Shikhar Dhawan became the first Indian and only the sixth batsman ever to make a century before lunch in the opening session of a Test.
He was imperious in attack, exposing the inexperienced Afghanistan spin arsenal, and leading their initiation by fire on their historic first day of Test cricket in Bengaluru on Thursday, 14 June.
Dhawan’s 107 in a first-wicket partnership of 168 followed by Vijay’s 105 took India to a commanding 347/6 in the 78 overs possible on a rain-hit day. It could have been very different with India at 280/1 at one stage, but Afghanistan fought back hard with five wickets in the final session and will be pleased at how they finished the day, given how it started.
Afghanistan fight back in the final session! After Dhawan and Vijay tons got India flying, Afghanistan's bowlers found their groove with five wickets after tea to reduce the hosts to 347/6 at stumps.— ICC (@ICC) June 14, 2018
What did you make of day one?#INDvAFG scorecard ➡️ https://t.co/3XQ9WU3iSy pic.twitter.com/0XamPmm1Q9
Afghanistan’s spinners were expected to be their biggest strength as they started out in the red-ball game. But the trio of Mohammad Nabi, Rashid Khan and Mujeeb Ur Rahman, so successful in the shorter formats, failed to contain and were quickly thrown off their lengths. It was only in the last session that Khan and Rahman found some bite.
Once India chose to bat, the debutants’ new-ball bowlers caused some excitement with their movement and angles. The young Wafadar elicited what seemed like an edge from Dhawan that carried to the keeper, but captain Asghar Stanikzai chose not to review.
On the whole, Dhawan stayed in control. With Vijay looking streaky, it was left to him to take on the bowlers. Anything on his pads was put away smartly and anything short raced to the boundary.
Khan, the leg-spinner with a googly that batsmen world over have struggled to pick in limited-overs cricket, was introduced in the 14th over, just after drinks, and was immediately punished. Dhawan took him for three boundaries that over, the last past mid-wicket to bring up his fifty in just 47 balls.
The left-hander seemed especially intent on nullifying the Khan factor. One big scare came in the 20th over, when a sequence of four, six, four off the bowler was cut short by a big appeal. Pitching in line, the delivery straightened up and rapped the batsman on the pad, beating his inside edge. The visitors, who’d gone up in an appeal for caught, gambled on a review for lbw as well, but were unsuccessful.
Dhawan got better at picking the famed wrong ‘un, and made no mistake in dispatching a googly for an off-side boundary to bring up his hundred.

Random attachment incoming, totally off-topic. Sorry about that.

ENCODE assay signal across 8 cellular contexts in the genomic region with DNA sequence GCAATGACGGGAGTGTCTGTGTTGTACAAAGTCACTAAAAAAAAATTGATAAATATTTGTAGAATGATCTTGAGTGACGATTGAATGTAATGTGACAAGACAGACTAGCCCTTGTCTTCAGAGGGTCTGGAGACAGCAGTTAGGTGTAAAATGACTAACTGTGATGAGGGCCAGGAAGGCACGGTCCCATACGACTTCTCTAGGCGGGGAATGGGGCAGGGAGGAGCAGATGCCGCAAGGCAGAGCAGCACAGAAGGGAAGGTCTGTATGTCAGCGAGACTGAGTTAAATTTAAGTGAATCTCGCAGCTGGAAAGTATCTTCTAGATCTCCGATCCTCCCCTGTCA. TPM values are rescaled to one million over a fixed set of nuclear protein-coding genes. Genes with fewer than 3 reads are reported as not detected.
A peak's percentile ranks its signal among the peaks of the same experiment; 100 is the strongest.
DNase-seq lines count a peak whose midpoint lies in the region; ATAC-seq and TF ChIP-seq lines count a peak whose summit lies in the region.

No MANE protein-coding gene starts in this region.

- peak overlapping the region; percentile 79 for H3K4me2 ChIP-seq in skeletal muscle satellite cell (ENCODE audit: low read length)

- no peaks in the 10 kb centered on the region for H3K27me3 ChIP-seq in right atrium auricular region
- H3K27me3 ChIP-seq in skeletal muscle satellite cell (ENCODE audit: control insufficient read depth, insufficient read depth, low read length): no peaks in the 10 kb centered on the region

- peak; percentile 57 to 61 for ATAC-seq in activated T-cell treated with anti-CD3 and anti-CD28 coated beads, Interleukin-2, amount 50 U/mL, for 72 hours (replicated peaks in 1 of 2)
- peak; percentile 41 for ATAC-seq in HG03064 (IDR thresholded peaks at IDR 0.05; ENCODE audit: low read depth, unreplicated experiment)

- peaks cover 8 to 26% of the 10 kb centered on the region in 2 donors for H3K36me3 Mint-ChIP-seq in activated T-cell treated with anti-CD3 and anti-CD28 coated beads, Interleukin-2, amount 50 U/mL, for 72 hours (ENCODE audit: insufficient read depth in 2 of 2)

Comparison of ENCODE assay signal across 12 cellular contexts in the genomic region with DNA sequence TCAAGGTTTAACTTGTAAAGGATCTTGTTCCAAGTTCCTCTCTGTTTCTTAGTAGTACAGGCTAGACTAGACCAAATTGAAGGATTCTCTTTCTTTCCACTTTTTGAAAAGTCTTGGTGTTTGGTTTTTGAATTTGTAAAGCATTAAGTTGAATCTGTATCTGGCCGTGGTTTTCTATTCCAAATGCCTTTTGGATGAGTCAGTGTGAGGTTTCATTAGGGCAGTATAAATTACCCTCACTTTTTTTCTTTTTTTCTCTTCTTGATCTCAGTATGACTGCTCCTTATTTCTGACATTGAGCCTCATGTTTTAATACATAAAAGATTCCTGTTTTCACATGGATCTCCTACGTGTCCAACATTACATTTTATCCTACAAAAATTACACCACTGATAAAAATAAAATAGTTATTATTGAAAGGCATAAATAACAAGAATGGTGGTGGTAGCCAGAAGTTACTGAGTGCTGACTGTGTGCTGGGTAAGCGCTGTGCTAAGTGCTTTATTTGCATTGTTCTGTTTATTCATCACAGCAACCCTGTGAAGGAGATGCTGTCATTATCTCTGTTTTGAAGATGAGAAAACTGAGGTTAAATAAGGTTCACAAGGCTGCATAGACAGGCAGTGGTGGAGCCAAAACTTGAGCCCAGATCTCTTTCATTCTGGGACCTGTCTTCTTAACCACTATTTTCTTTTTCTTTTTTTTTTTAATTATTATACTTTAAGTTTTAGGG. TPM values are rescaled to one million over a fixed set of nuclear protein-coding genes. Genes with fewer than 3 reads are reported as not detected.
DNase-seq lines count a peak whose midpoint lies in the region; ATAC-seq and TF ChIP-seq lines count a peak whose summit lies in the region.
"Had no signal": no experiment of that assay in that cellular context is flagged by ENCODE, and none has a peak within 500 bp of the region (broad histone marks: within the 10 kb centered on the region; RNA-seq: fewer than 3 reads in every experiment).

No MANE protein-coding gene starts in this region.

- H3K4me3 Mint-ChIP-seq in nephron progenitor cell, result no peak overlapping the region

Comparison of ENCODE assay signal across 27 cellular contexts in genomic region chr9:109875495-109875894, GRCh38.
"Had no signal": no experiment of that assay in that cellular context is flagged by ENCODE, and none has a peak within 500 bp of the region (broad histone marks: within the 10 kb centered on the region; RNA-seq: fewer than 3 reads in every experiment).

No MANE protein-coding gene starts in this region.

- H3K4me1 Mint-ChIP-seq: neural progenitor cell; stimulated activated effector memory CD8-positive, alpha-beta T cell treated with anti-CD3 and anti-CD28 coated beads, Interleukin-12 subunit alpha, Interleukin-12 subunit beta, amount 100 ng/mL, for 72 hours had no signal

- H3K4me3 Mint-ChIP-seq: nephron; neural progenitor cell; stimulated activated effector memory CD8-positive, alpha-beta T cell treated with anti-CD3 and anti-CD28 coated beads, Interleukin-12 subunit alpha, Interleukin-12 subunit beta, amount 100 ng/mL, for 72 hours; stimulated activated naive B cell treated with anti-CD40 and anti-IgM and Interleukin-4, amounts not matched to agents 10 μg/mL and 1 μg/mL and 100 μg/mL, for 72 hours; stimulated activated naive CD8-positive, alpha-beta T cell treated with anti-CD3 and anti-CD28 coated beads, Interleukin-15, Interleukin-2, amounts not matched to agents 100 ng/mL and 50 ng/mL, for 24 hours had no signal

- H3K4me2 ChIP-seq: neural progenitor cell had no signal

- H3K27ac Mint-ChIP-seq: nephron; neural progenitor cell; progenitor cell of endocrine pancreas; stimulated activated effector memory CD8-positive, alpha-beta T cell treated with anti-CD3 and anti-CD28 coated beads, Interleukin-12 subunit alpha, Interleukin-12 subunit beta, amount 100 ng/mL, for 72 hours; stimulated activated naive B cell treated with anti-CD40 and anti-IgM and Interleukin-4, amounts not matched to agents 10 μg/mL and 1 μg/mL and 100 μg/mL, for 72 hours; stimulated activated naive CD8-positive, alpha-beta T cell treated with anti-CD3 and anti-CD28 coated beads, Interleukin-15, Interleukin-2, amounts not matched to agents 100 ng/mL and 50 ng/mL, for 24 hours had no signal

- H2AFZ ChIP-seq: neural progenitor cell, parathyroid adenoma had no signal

The record century came off 87 balls, and included 18 fours and three sixes. Virender Sehwag, who made 99 before lunch against the Windies in 2006, is the only other Indian batsman to have come close to the feat.
Dhawan wasn’t able to add much after lunch, however. Yamin Ahmadzai, who had bowled Afghanistan’s first ball in Test cricket before limping off the field temporarily, also got the team’s first Test wicket. The batsman edged to second slip, where it popped out of the fielder’s hand, and it was only fitting that Nabi, one of their rocks since their early years, was waiting with a pair of safe hands at first slip.
Combining with KL Rahul, who came in at No.3, Vijay kept up the brisk pace of scoring. They were without the flourish of Dhawan, but as the field was spread out, had little trouble in piercing the gaps with deft touches.
A change of ends seemed to work better for an increasingly fired up Khan, and that began a better half of the day for Afghanistan. But before the visitors could press ahead with their new strategy, rain forced the players off the field for a 59-minute delay.
Vijay got to within one run of his century, but had to wait for another 41-minute interruption to end before he got back on the field to reach the milestone. It came with a lifted shot over point that raced to four, having taken 143 balls.
The 122-run stand was broken by Wafadar, with Vijay offering no shot to one pitched well outside off and angling in sharply; the umpire agreed with the bowler that it would clip the top of off.
When Rahul chopped on to his stumps just two balls later to give Ahmadzai his second wicket, the skip was back in Afghanistan’s steps.
Ajinkya Rahane had one decision for caught behind overturned, but had to walk back when Afghanistan challenged successfully for an lbw appeal. Khan finally had his first Test wicket, with a ball pitched on middle keeping straight.
Nabi denied Khan a second when he dropped Pujara on 30, but made up for it with a leap to his left to send back the batsman for 35 off Rahman. Afghanistan, who had been throwing themselves around all day, were rewarded with a run out of Dinesh Karthik as well.
Khan’s final spell of 9-2-15-1 perfectly captured the shift in momentum, but the debutants will know their work is far from done.